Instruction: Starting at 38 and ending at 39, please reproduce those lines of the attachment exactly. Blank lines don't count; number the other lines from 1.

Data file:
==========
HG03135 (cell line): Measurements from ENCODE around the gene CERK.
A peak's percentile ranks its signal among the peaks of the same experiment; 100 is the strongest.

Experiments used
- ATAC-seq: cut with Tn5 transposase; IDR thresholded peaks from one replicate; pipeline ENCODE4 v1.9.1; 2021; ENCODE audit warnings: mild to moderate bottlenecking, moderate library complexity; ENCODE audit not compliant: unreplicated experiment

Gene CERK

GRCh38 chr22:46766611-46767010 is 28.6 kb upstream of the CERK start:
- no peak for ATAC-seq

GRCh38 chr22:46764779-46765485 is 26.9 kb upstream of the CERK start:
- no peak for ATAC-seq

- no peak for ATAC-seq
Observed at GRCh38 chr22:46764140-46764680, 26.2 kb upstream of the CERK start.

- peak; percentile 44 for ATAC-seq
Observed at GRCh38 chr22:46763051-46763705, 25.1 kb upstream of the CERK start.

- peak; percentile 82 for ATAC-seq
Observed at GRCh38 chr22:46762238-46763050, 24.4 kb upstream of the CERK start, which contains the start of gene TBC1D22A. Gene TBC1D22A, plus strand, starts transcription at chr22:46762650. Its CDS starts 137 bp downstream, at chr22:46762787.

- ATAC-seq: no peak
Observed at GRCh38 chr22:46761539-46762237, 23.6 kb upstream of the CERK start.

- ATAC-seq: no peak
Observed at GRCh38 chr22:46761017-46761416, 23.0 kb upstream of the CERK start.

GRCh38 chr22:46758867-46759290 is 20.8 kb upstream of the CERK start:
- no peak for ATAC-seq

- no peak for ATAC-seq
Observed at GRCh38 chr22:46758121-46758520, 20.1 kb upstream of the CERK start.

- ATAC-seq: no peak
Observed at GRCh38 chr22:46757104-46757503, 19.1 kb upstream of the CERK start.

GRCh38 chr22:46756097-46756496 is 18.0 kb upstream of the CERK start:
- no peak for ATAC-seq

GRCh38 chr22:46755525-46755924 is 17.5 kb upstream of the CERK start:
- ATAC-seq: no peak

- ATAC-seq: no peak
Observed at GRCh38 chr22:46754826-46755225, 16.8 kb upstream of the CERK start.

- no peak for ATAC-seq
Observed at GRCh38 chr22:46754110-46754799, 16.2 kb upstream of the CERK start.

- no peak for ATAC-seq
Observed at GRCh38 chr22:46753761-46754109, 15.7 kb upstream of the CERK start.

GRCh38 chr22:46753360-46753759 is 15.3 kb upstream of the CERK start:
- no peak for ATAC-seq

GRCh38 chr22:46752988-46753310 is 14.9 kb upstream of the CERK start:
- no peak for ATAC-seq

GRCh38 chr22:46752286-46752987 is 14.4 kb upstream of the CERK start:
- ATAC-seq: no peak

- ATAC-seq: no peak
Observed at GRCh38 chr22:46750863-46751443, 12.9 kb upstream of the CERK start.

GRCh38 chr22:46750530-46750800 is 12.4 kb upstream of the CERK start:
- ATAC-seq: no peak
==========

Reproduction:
GRCh38 chr22:46752988-46753310 is 14.9 kb upstream of the CERK start:
- no peak for ATAC-seq